The Basics Of Prepayment Penalties
Auto loan prepayment penalties are financial penalties designed to prevent borrowers from repaying their debt early, thereby carving out a more profitable path for lenders. When a borrower tries to pay off the debt sooner than the agreed term, the lender misses out on interest that would have otherwise accrued over the life of the loan. To manage these potential losses, lenders may charge the borrower for early repayment with prepayment penalties.
These penalties vary by lender and state laws. In the US, roughly 70% of states allow these charges. It is to be noted that penalties are implemented on auto loans with terms less than 48 months. However, these are banned across the US for all auto loans with terms exceeding 60 months.
Keep reading to learn more about these penalties and how you can avoid them.
Why Lenders Charge These Fees
If borrowers obtain a car loan, they must pay the monthly installment over the life of the loan. For example, the lender would be deprived of 22 months of interest if a borrower accepted an auto loan for a term of 30 months, but finished its payment after just eight months. As the interest accrues every month over the life of the loan, it increases the profit margin of the lender. When the borrower pays off the loan early, the debt is nullified and all accruals cease. This can turn into a loss for the lender.
To balance the risk of this loss and ensure an adequate return on investment, lenders impose prepayment penalties. This leaves the borrower with two choices - repay the loan as per the term, thus ensuring the lender receives an adequate profit for their risk, or pay the charges, which in turn also ensures the lenders generate some profit.
How It Is Calculated
Most penalties are mentioned in the loan contract. A penalty fee is usually a percentage of the remaining balance of your loan. Listed below are the most common ways lenders use to calculate these penalties:
- The straightforward way is to charge a flat percentage on the remaining loan balance as a penalty. For instance, if you have a remaining balance of $13,000, and the penalty is 4%, you’ll pay $520 as penalty.
- Another way to charge a penalty is based on the interest cost. These charges vary depending on the lenders. While some might charge you less, others might charge as much as six month’s worth of interest as a penalty.
- A pre-computed charge is yet another way of levying this penalty. In this scenario, you’ll be bound to repay the total interest and principal irrespective of how quickly you pay off the loan.
How You Can Avoid Penalties
There are certain ways to avoid these unnecessary penalties. We have compiled the best workarounds to help save your hard-earned money below.
Paying A Portion
Depending on the terms, you may be able to prepay a portion of your loan annually without penalties. For instance, some lenders allow you to prepay up to 20% of your balance annually without a prepayment fee.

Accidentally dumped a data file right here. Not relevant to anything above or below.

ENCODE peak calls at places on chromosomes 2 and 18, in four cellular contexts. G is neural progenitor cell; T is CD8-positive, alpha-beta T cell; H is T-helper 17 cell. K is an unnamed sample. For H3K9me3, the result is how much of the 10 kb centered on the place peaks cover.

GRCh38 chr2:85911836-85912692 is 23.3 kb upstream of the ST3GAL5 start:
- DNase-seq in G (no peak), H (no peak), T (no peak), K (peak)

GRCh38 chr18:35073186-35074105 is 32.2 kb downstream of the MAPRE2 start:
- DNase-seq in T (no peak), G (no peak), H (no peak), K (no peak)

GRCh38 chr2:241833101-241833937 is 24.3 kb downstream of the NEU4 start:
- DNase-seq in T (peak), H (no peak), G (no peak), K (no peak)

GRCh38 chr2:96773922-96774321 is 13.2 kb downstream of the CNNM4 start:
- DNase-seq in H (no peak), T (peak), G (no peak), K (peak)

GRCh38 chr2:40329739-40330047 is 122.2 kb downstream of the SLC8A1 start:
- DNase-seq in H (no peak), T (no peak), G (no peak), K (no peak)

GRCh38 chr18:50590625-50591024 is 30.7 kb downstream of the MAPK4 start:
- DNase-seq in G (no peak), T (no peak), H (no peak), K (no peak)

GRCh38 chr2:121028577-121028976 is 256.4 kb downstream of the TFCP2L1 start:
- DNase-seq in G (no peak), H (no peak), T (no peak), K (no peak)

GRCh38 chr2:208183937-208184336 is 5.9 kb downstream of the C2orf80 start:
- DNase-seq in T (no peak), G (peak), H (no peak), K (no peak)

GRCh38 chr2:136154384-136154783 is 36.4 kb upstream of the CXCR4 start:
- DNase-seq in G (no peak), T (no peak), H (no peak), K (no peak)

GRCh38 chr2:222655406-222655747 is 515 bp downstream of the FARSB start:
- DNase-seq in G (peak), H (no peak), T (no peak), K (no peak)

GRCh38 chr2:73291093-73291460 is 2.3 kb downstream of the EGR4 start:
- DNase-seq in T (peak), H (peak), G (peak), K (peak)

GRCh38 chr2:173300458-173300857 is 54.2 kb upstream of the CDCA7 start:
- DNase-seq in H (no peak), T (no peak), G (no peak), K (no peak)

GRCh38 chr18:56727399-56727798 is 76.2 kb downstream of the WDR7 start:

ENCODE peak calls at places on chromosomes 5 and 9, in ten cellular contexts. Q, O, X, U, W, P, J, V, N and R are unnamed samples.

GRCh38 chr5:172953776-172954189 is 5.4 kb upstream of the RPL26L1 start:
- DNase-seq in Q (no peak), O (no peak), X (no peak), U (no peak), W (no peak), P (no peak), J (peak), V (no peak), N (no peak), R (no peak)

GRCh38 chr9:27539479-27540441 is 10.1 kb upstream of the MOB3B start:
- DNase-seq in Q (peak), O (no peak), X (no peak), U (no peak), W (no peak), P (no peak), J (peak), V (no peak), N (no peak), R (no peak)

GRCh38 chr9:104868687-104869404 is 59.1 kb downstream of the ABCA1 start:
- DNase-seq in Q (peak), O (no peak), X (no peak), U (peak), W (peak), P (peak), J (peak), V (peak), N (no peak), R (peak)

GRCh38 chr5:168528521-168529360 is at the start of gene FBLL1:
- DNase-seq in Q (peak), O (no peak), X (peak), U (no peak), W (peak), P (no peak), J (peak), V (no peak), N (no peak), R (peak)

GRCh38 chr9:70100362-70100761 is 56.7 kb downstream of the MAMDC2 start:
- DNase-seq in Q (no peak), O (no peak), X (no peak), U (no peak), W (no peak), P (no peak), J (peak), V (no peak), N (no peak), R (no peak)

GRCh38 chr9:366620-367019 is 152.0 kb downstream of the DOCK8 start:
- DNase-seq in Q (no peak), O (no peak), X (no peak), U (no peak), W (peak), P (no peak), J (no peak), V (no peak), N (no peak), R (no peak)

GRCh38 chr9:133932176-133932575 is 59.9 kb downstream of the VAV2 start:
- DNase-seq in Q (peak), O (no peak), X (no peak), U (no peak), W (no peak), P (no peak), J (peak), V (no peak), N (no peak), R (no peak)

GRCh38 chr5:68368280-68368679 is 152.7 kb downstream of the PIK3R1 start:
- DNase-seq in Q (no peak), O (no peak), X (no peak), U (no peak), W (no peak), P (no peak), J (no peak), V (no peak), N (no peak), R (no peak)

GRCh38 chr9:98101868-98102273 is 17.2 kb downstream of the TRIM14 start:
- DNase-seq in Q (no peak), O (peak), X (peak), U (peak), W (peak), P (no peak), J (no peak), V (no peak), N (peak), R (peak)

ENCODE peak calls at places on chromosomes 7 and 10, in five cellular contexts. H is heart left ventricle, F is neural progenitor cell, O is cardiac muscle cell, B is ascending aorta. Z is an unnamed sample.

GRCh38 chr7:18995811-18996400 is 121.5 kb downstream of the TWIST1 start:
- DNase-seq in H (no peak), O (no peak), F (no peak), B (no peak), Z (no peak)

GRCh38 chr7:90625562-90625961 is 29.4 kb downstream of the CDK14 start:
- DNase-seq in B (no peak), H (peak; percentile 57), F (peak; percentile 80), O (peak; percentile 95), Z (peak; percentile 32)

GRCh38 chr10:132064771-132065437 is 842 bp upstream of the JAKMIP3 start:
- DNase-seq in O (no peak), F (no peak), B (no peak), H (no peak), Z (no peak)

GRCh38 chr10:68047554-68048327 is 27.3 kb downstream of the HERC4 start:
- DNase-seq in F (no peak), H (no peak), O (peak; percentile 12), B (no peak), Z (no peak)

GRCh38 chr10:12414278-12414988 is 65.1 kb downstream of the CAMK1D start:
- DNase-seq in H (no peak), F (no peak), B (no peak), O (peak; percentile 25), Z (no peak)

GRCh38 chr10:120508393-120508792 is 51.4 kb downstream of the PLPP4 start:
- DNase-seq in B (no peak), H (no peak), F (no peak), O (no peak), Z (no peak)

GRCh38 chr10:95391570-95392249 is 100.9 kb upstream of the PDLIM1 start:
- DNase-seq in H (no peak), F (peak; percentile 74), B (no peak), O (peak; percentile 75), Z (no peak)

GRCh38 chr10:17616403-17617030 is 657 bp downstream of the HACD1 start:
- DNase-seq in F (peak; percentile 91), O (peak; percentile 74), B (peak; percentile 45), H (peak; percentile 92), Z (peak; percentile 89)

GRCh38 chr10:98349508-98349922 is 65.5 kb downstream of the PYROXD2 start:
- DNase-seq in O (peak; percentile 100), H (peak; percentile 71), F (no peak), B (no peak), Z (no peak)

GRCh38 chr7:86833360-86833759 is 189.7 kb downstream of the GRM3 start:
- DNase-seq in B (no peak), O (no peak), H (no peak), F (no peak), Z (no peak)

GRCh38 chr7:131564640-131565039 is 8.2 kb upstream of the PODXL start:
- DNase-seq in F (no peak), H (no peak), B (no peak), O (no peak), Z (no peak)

Let’s say, you have a loan of $20,000 for 48 months at 7% APR. This means, you’ll pay a monthly amount of $479. By the end of 2020, you’ll have paid $3,200 and your outstanding balance will be around $17,500. At this point you can opt to pay off at least 20% of the remaining balance, or $3,500, without any additional fee.
Waiting For The Right Moment
Most loan prepayment penalties tend to change over time. Depending on the scenario, they might decrease, increase, or be waived-off in full. It is important to keep track of the changes and wait for the right time to make additional payments to clear off the loan.
You can keep in touch with the lender and review the loan terms to get a better idea. Understand the terms mentioned in your loan contract and wait for the right time to pay off the debt without the need to pay additional charges.
A few lenders agree to let go of the penalty for prepayment if you agree to sell the vehicle. Let’s say you owe $15,000 on the loan and wish to close the loan account by making an early payment. If you proceed, you will face extra charges.
However, if you sell the car and repay the remaining $15,000, the lender might not issue the penalty. Still, if you wish to refinance the loan, you’ll end up paying the penalty. Accordingly, check the loan agreement carefully before making any decision which could result in a penalty.
Even if you have the means to pay off the debt before the end of the loan term, it is a good idea to review a loan agreement and consult the lender to verify the prepayment penalties. In many cases, lenders will charge a fine to cover the interest deficit. By following the tips listed above, you can avoid paying these penalties altogether or avoid any unnecessary fees.